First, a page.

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July 2004

High Time

If you've never visited Seefeld Castle, located on a hillside near Ammersee, this summer is the time to go

Slow death by excursion—how many of you reading this article have not felt themselves on the brink of such a fate? Planned by well-meaning parents or friends, it involves taking a trip to a place praised by the initiators as “very interesting” or, worse still, “really incredible.” Generally a rural destination of mind-numbing dullness—a badly signposted trek through a nature reserve, say, or a tour of a musty historic building featuring dusty showcases full of old ironware—it brings on the kind of mental and physical inertia experienced by coma patients.

Still, Saturday and Sunday afternoons somehow demand to be filled with activity, which begs the question: is there any place, near or far, where old and young can find something interesting to do on a weekend afternoon? And the answer is a resounding YES. Majestic-looking Seefeld Castle (, perched on a rocky outcrop just east of Pilsensee (Wörthsee and Ammersee are also close by), offers both the commercial sophistication of Munich and the historic ambience of pastoral Bavaria. Where else can you find classy shops, a great little cinema, an excellent restaurant, a constantly changing program of cultural events, great lakes for bathing and a historic walking route all within a short distance?

Seefeld Castle, first mentioned in local archives in 1302, has been in the hands of the Toerring-Jettenbach family since the 15th century. Despite five centuries of extensions and modifications, the castle more or less retains the appearance of a fortress—an impression that is enhanced by the approach over a high bridge. The stone gatehouse to the first courtyard, the Wirtschaftshof (literally the “commercial courtyard”) and the buildings on two sides of this square, where many of the shops, the cinema and the restaurant are located, are in a restrained Baroque style. Beyond this, separated by another bridge, lies the castle. Shopaholics will be in their element in the Wirtschaftshof while inspecting the boutiques and interior shops, two of which are housed in the aforementioned gatehouse, once the castle jail, while those less inclined to make purchases can, after perhaps collecting the program of the Breitwand cinema, settle down to lunch/coffee and cakes/snacks at the Bräustüberl opposite (see the December/January 03/04 issue of MUNICH FOUND for a description of the restaurant). The cinema generally features two films (at the time of going to press Troy was showing alongside the German movie Unter der Sonne der Toskana) and the current program can be found at The organizers of Breitwand, who also run cinemas in Herrsching and Starnberg, celebrated Breitwand’s 18th birthday party at Seefeld Castle on June 25 beginning at 8 pm, and from July 22 to August 8 there will be open-air cinema events at the same location. Details can be found at the Website given above.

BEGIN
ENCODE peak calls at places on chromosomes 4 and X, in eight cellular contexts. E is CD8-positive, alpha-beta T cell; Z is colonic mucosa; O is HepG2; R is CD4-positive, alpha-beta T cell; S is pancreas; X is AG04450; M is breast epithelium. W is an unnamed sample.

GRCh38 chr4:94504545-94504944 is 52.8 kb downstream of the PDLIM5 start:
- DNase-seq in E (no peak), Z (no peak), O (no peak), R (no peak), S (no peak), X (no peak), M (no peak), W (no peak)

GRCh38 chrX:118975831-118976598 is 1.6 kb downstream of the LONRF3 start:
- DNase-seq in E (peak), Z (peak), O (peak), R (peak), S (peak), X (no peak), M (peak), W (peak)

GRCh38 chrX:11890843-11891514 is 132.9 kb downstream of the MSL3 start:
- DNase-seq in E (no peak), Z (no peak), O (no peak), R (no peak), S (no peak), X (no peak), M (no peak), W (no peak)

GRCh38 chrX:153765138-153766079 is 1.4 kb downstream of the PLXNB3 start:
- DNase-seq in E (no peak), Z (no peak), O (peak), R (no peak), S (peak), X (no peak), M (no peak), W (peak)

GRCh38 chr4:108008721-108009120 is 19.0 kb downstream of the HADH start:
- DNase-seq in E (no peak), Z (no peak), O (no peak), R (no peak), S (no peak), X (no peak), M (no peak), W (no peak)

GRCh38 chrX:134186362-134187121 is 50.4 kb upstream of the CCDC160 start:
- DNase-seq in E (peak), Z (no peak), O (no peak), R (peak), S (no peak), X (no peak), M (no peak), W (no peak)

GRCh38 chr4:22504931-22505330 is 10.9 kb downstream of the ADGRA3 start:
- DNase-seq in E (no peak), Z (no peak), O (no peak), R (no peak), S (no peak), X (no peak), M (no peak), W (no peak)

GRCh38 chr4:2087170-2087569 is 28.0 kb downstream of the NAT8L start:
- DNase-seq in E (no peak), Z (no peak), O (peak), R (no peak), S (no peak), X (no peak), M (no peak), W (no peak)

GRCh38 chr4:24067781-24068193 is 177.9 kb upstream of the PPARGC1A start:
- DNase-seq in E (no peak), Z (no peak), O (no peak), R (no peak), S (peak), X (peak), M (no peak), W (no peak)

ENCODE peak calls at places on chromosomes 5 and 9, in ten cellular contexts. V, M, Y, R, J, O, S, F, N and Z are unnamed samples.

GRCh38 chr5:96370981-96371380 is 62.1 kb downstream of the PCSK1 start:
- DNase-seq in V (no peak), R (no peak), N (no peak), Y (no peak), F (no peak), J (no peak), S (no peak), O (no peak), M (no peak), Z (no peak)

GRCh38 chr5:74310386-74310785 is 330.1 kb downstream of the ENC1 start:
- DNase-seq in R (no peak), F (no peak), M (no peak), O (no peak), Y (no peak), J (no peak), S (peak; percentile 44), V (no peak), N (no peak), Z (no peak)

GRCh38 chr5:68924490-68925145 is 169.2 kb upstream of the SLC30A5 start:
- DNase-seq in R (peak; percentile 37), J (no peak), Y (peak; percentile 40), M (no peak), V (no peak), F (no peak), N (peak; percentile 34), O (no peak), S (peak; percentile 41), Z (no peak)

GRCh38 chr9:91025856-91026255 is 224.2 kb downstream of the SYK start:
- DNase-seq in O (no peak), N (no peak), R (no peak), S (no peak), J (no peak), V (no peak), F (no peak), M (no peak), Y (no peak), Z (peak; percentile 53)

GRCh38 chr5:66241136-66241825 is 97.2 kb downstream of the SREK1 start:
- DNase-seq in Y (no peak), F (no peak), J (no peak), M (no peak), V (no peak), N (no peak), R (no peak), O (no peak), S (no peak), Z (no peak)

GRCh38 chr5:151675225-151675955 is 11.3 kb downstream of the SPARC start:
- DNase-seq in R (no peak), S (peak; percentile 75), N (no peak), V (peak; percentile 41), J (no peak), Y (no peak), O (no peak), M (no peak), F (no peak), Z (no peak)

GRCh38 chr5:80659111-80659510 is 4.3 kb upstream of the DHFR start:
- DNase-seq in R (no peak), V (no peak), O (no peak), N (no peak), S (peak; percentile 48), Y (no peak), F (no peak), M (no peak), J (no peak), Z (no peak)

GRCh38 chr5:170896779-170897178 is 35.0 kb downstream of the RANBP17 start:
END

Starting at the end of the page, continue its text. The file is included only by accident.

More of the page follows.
Anyone who likes to earn their pleasures may want to approach the castle on foot from Herrsching by walking either the approximately 4 km from Herrsching S-Bahn station or the longer route, about 8 km, from Andechs Monastery. This pleasant hike, part of which is along the famous König-Ludwig-Weg, is more or less foolproof for those with no natural navigational skills. If you’re nervous about it, though, it might be worth investing in an inexpensive map like the one issued by Alpen-Verlag: “München, Ammersee und Umgebung” available at larger bookstores. An added bonus of owning the map is that you can see the proximity of Pilsensee—a 10- to 15-minute walk away from the castle—Wörthsee and Ammersee, all of which have excellent bathing facilities.

The castle’s incumbent owner, Count Hans C. zu Toerring-Jettenbach, has not opened his ancestral home to tourists. You can, however, gain access to part of the buildings by visiting a branch of the Egyptian Museum Munich housed in the building. For details of current exhibitions see Children with a good grasp of German may like to borrow one of the special backpacks available at the admissions desk, containing information on a discovery tour of the museum.

As mentioned before, Seefeld Castle also has a year-round program of cultural events. Cabaret and theater will be of little interest to those of you who are not fluent in German, but the diversity and quality of the musical events on offer is more than adequate compensation. From January to June the program featured, among other things, tango music, an evening of classical music by Beethoven, Mozart and Schubert, a chamber concert with the Munich Philharmonic for children and adults, a concert of gypsy music and a soiree of dance jazz. If this has whet your appetite, go to for an updated list of events. If you are not inclined to pursue any of the activities mentioned above and just want to have a wander around, don’t forget to walk along the south side of the castle—behind the cinema—where one of the loveliest vistas in Bavaria will be laid out before you. To the right a series of elegant arches gives the otherwise forbidding castle an almost Italianate feel and below, enclosed by small hills, is a green, perfectly tended garden with a small lake. It’s really incredible.

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